By Auriemma Consulting Group
March 2, 2017
Through an active marketing program, increased accessibility, and improved service levels, merchants can take control of the dispute flow – preventing unnecessary chargebacks and improving customer experience in the process.
When it comes to chargeback management, merchants have a lot at stake: The dollar amount of the transaction, the merchandise sold or services rendered, and processing costs – not to mention the customer experience.
Although EMV protections are limited to card-present transactions, they will help relieve fraud, the largest category of chargebacks. But a significant number of customer disputes stem from other sources. In fact, processing errors, billing problems, and other transaction issues drive more than 25% of volume. Because these chargebacks can erode both brand satisfaction and customer experience – and may be avoidable – it’s critical for merchants to be involved early in the conflict resolution process. But, while customer disputes directly impact retailers, most customers bypass the merchant and turn to their bank or card issuer to find a solution.
“This represents a missed opportunity for merchants to control the customer relationship at a critical juncture and preempt the chargeback process,” said Ira Goldman, Director of ACG’s Retail Payment Fraud Roundtable.
There is good news, however. Through an active marketing program, increased accessibility, and improved service levels, merchants can take control of the dispute flow. By adopting a few key tactics, merchants can more proactively process and resolve customer issues – preventing unnecessary chargebacks and improving customer experience in the process.
Here are three tactics we recommend:
1. Position yourself as the destination for customer disputes
ACG proprietary research shows that consumers are much more likely to contact their bank or card issuer than the merchant when problems arise. In fact, when dealing with fraudulent activity, just 14% of credit card users and 22% of debit card users turn to the merchant. Compare that to the bank or card issuer, which consumers contact more than 80% of the time.
There are a few reasons for this. Most banks offer, and actively market, 24/7 customer support, accept claims in a variety of channels, and allow customers to track the status of disputes in real time. Banks also enjoy prime real estate for advertising their customer service lines: the back of their payment cards. Merchants are at a natural disadvantage, a problem exacerbated by ineffective marketing of dispute programs.
“Cardholders know their bank is available 24/7,” Goldman said, “and may not realize they have other options. Merchants really have to market their accessibility and empower customers with information on the dispute process.”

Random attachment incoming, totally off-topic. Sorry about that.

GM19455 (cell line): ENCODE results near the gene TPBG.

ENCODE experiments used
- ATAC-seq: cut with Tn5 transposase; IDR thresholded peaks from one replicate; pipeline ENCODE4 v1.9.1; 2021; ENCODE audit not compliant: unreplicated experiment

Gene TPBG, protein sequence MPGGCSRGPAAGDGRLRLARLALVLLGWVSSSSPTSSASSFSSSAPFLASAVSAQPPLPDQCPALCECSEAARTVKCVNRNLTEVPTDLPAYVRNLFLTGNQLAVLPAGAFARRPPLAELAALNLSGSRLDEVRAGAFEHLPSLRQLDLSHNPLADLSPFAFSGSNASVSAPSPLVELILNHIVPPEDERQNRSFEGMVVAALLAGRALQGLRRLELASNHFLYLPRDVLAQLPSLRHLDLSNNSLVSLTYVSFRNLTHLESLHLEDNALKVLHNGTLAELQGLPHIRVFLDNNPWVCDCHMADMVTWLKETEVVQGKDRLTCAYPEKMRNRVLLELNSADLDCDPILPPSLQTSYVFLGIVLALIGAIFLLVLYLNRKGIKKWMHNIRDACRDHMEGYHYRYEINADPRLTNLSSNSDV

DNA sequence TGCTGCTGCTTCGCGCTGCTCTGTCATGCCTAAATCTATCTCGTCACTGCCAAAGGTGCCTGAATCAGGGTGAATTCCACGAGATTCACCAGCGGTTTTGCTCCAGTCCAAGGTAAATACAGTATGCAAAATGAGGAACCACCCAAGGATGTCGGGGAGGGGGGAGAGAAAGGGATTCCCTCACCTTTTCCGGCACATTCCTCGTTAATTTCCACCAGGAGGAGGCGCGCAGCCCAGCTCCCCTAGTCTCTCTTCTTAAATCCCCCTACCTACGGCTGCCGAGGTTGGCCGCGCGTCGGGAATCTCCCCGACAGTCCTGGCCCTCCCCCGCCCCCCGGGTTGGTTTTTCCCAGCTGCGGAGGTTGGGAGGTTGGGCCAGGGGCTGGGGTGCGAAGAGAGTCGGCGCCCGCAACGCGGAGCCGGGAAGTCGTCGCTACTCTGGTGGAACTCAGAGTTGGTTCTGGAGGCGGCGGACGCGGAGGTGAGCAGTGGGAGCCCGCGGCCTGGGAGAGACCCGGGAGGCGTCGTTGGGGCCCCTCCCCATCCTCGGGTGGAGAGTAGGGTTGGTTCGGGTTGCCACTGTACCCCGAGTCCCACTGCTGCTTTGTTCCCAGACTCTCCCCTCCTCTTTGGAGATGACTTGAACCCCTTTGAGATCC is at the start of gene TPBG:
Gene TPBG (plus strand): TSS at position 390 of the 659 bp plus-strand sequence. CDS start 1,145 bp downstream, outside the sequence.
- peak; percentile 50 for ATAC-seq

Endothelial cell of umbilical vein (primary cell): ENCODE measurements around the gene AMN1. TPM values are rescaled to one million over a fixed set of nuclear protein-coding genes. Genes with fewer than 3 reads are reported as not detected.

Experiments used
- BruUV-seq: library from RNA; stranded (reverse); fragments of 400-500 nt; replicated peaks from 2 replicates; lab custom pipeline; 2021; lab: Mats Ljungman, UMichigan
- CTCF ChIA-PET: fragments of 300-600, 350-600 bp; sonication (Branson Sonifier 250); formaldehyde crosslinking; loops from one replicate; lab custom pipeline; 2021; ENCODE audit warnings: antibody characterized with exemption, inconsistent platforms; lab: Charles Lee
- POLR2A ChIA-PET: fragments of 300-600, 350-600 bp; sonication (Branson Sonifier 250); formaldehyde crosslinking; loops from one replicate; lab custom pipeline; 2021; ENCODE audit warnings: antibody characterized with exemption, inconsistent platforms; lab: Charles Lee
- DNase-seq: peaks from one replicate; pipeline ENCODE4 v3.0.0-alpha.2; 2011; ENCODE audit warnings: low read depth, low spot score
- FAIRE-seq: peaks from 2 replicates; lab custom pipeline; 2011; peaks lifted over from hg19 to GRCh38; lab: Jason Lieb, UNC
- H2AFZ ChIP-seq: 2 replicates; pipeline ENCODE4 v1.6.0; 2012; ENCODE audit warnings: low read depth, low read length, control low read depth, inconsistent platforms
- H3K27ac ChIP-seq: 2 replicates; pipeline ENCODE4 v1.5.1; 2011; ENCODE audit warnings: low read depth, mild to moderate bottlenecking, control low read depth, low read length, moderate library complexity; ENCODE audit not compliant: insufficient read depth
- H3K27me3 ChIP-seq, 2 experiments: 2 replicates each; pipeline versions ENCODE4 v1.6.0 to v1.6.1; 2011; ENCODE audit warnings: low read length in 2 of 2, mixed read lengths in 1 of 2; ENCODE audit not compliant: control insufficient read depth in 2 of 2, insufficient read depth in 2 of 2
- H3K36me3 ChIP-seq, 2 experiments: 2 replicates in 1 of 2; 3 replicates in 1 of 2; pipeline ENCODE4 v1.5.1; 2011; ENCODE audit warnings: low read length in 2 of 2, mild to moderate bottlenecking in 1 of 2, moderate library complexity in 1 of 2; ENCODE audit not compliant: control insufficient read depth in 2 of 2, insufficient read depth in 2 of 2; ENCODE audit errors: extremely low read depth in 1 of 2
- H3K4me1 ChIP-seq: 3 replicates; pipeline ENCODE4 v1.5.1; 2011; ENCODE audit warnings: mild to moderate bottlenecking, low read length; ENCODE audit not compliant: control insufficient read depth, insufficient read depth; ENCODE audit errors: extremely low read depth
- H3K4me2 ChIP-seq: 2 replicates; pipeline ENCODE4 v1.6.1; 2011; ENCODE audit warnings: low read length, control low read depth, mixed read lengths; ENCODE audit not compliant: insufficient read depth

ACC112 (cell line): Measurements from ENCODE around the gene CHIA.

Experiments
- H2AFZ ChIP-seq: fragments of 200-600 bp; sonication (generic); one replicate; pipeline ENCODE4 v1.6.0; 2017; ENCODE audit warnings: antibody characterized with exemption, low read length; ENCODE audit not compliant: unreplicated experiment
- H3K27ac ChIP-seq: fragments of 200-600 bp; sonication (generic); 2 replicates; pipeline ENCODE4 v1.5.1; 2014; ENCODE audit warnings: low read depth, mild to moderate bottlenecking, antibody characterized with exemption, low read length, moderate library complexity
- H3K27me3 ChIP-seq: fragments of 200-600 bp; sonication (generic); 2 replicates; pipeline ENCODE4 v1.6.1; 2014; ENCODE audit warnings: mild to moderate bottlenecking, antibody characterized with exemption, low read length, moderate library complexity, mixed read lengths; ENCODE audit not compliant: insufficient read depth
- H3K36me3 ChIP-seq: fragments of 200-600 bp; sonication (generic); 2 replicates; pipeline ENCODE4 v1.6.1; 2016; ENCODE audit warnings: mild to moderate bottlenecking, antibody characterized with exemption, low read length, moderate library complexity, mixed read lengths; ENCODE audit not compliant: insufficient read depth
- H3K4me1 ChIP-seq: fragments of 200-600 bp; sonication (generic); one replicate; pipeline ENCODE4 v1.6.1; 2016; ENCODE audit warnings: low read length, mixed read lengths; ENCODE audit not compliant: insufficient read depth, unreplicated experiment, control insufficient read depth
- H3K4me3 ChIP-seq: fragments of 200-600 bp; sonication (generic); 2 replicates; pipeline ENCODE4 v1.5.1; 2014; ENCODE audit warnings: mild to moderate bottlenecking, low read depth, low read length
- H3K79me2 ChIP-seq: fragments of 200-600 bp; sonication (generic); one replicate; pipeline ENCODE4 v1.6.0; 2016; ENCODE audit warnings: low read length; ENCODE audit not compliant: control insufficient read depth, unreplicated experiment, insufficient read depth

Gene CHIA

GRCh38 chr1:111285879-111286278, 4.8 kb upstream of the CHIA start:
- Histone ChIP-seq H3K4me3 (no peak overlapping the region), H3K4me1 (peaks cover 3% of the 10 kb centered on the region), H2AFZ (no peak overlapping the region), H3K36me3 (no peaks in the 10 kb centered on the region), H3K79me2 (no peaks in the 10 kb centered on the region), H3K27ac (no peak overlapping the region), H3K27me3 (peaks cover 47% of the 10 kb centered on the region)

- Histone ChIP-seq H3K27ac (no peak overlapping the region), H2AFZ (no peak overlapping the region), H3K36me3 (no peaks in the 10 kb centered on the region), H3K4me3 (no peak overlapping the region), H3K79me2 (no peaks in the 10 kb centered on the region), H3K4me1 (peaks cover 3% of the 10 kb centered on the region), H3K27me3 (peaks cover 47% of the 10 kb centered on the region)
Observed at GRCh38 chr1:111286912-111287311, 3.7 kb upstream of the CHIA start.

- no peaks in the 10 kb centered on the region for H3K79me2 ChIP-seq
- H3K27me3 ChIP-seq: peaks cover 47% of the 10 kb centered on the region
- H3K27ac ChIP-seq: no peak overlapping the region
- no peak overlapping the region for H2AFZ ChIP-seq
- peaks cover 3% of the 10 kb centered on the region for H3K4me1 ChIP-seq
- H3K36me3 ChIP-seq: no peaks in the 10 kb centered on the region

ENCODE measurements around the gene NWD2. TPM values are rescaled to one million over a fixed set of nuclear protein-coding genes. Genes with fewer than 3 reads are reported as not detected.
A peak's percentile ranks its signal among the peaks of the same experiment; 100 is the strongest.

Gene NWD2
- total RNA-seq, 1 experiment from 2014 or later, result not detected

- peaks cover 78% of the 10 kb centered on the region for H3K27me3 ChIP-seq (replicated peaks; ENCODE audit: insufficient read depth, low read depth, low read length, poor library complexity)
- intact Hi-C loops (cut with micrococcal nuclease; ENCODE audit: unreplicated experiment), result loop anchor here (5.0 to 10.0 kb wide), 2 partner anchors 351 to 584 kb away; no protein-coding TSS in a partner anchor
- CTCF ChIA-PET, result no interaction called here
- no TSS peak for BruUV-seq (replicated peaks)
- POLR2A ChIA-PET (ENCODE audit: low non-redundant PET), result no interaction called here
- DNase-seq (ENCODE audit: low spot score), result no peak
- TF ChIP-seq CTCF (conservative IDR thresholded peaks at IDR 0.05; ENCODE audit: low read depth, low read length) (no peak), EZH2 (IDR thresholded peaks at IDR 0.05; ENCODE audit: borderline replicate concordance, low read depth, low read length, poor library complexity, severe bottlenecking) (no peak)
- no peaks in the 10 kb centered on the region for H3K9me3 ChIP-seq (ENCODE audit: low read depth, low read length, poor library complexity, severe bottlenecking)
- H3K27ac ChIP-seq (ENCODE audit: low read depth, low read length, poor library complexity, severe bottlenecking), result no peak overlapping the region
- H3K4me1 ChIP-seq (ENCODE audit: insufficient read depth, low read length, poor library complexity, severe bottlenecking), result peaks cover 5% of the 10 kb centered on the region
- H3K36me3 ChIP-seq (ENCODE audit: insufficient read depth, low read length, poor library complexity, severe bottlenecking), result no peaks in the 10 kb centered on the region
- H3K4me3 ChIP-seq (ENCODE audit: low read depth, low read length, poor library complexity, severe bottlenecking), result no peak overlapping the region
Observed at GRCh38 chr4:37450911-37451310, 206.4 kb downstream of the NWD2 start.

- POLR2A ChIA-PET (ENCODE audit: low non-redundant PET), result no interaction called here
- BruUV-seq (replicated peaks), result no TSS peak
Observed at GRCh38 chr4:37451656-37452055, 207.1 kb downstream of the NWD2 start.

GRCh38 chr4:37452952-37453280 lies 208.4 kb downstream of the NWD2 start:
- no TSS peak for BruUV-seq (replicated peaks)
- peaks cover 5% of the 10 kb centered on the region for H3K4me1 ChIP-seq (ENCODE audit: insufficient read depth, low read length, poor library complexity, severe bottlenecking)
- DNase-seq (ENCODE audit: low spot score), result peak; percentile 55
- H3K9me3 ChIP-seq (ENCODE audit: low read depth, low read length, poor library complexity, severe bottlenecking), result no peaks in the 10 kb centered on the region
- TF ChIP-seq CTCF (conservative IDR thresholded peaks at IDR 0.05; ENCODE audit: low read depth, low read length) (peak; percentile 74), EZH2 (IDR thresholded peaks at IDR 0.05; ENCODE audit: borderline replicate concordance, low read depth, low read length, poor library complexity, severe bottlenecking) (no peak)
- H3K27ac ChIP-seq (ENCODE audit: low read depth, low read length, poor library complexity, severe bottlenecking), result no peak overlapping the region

Clear instructions on how to resolve an issue, dispute a transaction, and identify unauthorized charges should be easily accessible online, and merchants should consider rolling out self-service options or email servicing, which can offset limited hours of operation and remove friction from the process. In fact, digital channels represent a missed opportunity for disputes. Despite a clear shift in consumer preferences, more than two-thirds of claims issuers handle are filed over the phone.
2. Focus on key service levels
If a customer with a dispute contacts your customer service department directly, there are numerous pitfalls to avoid. Long wait times and repeat callbacks can cause customers to abandon the process and take more drastic measures, such as filing a dispute with the bank or card issuer – nearly half of which are ultimately charged back. To make matters worse, these interactions can damage customer experience, resulting in lost sales and reduced future contact.
“Customers who have had negative experiences in the past will turn to their bank for conflict resolution in the future,” Goldman said. “Even one bad experience can change behavior for good.”
Responsive and effective servicing, on the other hand, protects customer experience and brand trust, setting the stage for subsequent interactions. In the call center environment, that means an average speed to answer of 30 seconds or less, Goldman said, increased focus on first-call resolution rates, and a categorization process that can separate disputes from general inquiries. (If your organization is utilizing third-party service providers, dispute service levels should be set accordingly.) Merchants should also consider peer benchmarking to see how they stack up against industry norms.
3. Act fast, and keep customers informed
After the initial interaction, effective follow-up is key. Ongoing updates on the status of the dispute process and any refunds to be issued will improve satisfaction with the merchant’s response, and help avoid unnecessary disputes concerning merchandise returns or cancellations. And when it comes to those refunds, Goldman said, merchants should take action immediately and consider third-party solutions that credit the customer’s account on their behalf – in lieu of a chargeback.
“The power is in the merchant’s hands to take control of the dispute process,” Goldman said, “by responding swiftly and keeping customer experience at the forefront.”
About ACG Fraud Control Roundtables
ACG runs a series of information sharing and benchmarking groups for executives and managers in fraud strategy, operations, and credit originations. Spanning credit card, debit card, consumer banking, and retail payments, ACG’s fraud control roundtables combine executive meetings, industry-leading operational benchmarking, and peer group surveys to help leading companies identify vulnerabilities and optimize fraud management strategies. For information on membership, contact firstname.lastname@example.org.